The most common way to load it automatically is to include the following lines (in the given order!):
(setq viper-mode t) (require 'viper)
in your `
~/.emacs' file. The `
.emacs' file is placed in your
home directory and it is be executed every time you invoke Emacs. This is
the place where all general Emacs customization takes place. Beginning with
version 20.0, Emacsen have an interactive interface, which simplifies the
job of customization significantly.
Viper also uses the file `
~/.viper' for Viper-specific customization.
If you wish to be in Vi command state whenever this is deemed appropriate
by the author, you can include the following line in your `
(setq viper-always t)
(See Vi State, for the explanation of Vi command state.)
The location of Viper customization file can be changed by setting the
viper-custom-file-name in `
.emacs' prior to loading
Once invoked, Viper will arrange to bring up Emacs buffers in Vi state whenever this makes sense. See Packages that Change Keymaps, to find out when forcing Vi command state on a buffer may be counter-productive.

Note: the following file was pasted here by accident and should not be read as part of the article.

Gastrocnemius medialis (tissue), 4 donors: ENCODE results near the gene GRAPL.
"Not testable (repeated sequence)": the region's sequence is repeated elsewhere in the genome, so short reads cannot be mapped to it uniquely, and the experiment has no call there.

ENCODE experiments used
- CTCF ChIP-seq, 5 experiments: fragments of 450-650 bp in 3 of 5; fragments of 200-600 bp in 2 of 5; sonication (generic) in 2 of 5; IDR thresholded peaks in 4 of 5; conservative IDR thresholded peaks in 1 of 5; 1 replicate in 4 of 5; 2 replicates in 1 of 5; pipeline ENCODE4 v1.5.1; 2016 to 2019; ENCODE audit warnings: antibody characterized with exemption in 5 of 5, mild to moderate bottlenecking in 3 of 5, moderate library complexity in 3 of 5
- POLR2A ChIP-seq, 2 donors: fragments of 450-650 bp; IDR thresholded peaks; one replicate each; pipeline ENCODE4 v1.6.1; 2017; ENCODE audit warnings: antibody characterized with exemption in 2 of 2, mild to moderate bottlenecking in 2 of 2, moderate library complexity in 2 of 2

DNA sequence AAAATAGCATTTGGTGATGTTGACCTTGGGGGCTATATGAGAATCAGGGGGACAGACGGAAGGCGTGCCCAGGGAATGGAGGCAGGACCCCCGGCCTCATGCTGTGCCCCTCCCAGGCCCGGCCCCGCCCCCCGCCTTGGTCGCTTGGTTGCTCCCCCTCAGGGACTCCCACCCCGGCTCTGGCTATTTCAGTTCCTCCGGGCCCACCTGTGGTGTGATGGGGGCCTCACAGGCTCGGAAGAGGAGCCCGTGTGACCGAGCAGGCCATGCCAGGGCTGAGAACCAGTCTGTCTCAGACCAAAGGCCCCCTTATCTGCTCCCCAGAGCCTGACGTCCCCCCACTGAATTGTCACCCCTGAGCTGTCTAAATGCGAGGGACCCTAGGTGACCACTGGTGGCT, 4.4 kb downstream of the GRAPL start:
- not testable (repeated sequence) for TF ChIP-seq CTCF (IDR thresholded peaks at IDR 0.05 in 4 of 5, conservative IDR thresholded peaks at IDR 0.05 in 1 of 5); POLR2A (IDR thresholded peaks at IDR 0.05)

Even if your `
.emacs' and `
.viper' files do not contain any of the
above lines, you can still load Viper and enter Vi command state by typing the
following from within Emacs:
When Emacs first comes up, if you have not specified a file on the
command line, it will show the `
*scratch*' buffer, in the
Lisp Interaction' mode. After you invoke Viper, you can start
editing files by using :e, :vi, or v commands.
(See File and Buffer Handling, for more information on v and other
new commands that, in many cases, are more convenient than :e,
:vi, and similar old-style Vi commands.)
Finally, if at some point you would want to get de-Viperize your running
copy of Emacs after Viper has been loaded, the command M-x viper-go-away will do it for you. The function
toggles Viperization of Emacs on and off.